Similarly, Egberto Gismonti's guitar playing is quite percussive in his duets with percussionist Nana Vasconcelos on their. (CD, ECM 1279); the Monitors created a lifelike sense of churning rhythm. With busy and angular jazz fusion, the speaker had a sense of coherent pacing that simulated a live performance.The interaction of bassist Guy Nasangue and drummer Moktar Samba on Jean-Luc Ponty's. (CD, Atlantic Jazz 782500-2) is busy and frenetic; through the Monitors, there was never a sense of blurring or sluggishness. The Silver RX6's reproduction of bass was also superb. Dave Holland's double-bass intro to Kevin Eubanks's "Nemesis, " from Holland's Extensions (CD, ECM 1410), was warm and three-dimensional throughout the instrument's entire range.
For electronic bass, the rapid-fire bass-synth passage that ends Spaceship , from Philip Glass's Einstein on the Beach (CD, Elektra Nonesuch 7 93230-2), was clean and clear, with no trace of overhang. The Monitor's high-level dynamic performance was exceptional, especially for a speaker of this size and price, so I subjected it to the Ellen Test: The closing passage of "Mansour's Gift, " from my jazz quartet Attention Screen's Live at Merkin Hall CD, Stereophile STPH018-2.
, has a triple-forte crash of piano, bass, and drums that probably spans a wider dynamic range than any other of John Atkinson's recordings for the Stereophile label. I put the recording on at a normal listening level for the piece, then wait for the crash.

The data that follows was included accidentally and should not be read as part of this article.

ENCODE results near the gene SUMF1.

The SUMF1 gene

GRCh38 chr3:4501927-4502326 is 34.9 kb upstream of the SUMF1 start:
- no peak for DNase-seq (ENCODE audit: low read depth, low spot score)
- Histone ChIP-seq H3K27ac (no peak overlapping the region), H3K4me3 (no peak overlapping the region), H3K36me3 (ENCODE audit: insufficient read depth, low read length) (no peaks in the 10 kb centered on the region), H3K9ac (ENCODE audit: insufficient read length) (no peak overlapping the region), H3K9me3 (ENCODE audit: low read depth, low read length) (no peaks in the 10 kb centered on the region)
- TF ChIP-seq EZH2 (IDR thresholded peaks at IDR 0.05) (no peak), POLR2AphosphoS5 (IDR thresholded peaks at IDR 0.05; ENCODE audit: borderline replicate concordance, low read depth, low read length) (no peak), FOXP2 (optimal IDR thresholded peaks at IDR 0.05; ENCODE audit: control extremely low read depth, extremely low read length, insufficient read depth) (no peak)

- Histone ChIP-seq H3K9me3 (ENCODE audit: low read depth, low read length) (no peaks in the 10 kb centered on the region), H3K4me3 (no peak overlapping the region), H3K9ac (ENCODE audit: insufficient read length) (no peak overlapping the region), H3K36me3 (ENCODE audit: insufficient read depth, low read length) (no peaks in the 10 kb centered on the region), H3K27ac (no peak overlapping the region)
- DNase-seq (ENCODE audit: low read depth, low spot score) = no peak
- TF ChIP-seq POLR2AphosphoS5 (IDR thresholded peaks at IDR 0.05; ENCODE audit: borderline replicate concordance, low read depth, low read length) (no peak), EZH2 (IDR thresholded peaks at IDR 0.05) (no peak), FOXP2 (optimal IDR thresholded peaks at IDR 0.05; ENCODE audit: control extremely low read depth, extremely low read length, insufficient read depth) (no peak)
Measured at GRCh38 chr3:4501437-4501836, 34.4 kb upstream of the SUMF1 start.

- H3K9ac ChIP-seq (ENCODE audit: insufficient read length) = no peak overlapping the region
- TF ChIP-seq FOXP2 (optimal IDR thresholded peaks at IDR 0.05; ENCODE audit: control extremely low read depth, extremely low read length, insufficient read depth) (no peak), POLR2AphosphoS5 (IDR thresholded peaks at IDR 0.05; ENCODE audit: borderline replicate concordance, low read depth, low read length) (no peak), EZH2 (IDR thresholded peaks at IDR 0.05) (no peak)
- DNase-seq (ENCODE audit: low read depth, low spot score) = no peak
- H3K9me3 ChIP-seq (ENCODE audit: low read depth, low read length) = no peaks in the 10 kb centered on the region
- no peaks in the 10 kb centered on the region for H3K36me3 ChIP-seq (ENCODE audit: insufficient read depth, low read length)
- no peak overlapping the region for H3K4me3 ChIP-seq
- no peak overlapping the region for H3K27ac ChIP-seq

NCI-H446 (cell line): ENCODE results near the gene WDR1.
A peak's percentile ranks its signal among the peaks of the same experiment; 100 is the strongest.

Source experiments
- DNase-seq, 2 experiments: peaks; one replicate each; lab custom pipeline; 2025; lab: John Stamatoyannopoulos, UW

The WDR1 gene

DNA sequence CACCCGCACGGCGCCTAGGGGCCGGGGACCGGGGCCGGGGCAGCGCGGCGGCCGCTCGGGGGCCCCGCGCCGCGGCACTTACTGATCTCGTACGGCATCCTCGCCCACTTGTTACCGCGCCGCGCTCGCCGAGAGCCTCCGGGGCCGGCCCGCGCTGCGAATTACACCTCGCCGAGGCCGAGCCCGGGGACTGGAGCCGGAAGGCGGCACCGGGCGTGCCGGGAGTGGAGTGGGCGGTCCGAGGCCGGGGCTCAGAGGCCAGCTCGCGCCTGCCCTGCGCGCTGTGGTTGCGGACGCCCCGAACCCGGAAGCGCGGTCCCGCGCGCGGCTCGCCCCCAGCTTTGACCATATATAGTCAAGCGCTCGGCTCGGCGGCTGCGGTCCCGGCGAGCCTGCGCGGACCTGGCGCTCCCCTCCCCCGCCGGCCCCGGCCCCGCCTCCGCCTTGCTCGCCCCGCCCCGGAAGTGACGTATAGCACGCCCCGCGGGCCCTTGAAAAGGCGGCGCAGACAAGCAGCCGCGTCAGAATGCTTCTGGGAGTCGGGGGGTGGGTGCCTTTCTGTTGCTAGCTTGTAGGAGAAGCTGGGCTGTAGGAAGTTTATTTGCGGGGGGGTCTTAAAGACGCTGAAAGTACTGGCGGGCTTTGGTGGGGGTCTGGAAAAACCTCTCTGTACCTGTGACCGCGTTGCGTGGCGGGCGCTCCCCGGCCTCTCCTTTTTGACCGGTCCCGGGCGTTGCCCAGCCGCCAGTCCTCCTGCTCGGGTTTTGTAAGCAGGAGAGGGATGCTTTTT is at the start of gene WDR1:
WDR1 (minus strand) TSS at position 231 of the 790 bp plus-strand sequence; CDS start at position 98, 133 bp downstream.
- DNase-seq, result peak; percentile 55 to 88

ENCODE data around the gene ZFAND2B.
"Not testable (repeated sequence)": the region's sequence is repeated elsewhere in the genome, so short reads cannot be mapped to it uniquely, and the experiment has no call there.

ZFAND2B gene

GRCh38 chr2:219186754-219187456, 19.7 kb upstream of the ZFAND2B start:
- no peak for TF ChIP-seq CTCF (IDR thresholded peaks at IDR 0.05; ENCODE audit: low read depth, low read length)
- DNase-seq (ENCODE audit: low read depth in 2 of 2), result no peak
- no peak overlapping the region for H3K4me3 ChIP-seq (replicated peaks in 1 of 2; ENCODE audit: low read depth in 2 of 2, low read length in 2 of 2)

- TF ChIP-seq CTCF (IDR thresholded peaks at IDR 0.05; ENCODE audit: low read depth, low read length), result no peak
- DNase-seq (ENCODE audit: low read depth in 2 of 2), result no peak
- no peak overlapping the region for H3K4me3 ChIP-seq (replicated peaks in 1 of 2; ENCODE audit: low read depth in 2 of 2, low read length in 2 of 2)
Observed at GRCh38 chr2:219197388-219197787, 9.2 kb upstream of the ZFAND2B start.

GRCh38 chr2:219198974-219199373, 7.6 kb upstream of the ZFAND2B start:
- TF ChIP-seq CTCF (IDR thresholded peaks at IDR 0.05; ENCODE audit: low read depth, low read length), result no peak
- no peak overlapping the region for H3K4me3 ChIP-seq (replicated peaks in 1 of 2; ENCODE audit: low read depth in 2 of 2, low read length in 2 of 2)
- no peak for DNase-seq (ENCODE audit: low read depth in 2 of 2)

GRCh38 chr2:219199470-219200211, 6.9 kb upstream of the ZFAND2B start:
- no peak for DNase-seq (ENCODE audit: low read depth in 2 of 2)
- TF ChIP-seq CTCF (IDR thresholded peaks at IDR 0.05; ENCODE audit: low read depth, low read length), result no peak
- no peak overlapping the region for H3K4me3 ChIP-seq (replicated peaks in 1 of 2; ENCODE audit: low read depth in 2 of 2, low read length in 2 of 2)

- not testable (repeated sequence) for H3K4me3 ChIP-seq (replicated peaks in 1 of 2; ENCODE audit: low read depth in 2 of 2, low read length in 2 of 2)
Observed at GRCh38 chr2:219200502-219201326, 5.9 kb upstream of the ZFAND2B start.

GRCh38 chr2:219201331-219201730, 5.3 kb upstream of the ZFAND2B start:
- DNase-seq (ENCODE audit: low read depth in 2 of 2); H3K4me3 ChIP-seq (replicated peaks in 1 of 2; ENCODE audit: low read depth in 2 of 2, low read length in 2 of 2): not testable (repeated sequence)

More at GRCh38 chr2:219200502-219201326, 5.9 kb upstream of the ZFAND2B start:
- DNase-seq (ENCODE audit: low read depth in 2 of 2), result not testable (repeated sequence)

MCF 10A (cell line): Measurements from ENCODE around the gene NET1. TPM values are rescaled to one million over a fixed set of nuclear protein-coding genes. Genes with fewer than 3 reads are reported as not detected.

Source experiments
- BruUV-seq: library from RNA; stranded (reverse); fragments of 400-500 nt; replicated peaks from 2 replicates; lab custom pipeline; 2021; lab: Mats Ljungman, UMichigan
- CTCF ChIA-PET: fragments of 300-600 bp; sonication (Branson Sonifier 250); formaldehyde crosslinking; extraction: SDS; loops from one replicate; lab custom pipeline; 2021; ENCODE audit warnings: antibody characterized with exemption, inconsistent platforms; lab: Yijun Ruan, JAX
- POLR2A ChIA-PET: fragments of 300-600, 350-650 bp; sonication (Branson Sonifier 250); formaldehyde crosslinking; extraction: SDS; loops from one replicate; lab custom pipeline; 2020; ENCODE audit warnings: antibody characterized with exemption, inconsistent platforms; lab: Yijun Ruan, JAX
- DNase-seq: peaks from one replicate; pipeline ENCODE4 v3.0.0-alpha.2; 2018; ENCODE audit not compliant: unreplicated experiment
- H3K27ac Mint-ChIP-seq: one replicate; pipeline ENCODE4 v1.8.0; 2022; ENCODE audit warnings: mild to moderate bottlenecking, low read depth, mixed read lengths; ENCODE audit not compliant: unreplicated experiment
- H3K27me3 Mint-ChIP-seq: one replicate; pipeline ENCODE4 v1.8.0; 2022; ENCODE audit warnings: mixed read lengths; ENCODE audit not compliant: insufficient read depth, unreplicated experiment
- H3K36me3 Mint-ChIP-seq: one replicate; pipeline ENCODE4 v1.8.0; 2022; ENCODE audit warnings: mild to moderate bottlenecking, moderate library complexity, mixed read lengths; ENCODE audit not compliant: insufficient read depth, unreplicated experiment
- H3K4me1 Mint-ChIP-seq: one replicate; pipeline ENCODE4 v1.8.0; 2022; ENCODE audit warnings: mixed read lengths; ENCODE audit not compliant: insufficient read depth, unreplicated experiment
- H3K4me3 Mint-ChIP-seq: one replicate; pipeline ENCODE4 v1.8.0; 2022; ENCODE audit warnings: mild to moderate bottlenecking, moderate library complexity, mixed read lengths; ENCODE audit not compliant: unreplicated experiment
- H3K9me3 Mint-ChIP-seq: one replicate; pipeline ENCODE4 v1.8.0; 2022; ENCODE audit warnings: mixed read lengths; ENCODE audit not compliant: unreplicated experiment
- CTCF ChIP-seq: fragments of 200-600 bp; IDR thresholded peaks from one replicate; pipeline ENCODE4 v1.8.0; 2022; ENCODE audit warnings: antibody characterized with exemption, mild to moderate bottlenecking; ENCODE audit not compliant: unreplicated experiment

If my wife, Ellen, runs into the room screaming Turn that down! I know the speaker has passed the test. The Silver RX6 passed, with flying colors. The Silver RX6 was also a party speaker that could handle loud rock.
For Ellen's birthday dinner, on a lark, she spun Lady Gaga's The Fame Monster (CD, Streamline B0013535-72) at about 98dB. To my surprise, she stood in my listening room dancing continuously for about six tracks as a half dozen other females, ranging in age from 10 to 65, joined in. I worried about the wine glasses in my liquor cabinet getting knocked off their racks. The Monitor was also a great home-theater speaker.
As partial compensation for not getting a ticket (and I know of no human or semi-human being who did) to the Kraftwerk festival in April at the Museum of Modern Art, where the band was to perform their entire catalog over eight nights, I watched all of their Minimum/Maximum video (DVD, EMI ASW 36292), also at about 98dB. The sense of drama and passion came through clearly, transporting me back to the concert I attended during Kraftwerk's 2006 world tour, during which the video was shot. I was thus able to turn my musically inclined 11-year-old daughter, Caitlin, on to the band, as well as our close family friend Danny Gray, who, at 23, is using his Columbia University physics degree to play in an original alternative-rock band. I was really looking forward to the RX6/RS6 comparison. Sure enough, as I switched back and forth between the RX6 and RS6, I noted that the RX6 had more natural and realistic highs.